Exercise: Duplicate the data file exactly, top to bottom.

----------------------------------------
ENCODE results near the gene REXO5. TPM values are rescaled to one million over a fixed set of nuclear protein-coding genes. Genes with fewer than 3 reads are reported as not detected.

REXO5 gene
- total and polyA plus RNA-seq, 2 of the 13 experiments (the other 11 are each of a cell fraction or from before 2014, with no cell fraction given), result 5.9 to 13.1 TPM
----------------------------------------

ENCODE results near the gene REXO5. TPM values are rescaled to one million over a fixed set of nuclear protein-coding genes. Genes with fewer than 3 reads are reported as not detected.

REXO5 gene
- total and polyA plus RNA-seq, 2 of the 13 experiments (the other 11 are each of a cell fraction or from before 2014, with no cell fraction given), result 5.9 to 13.1 TPM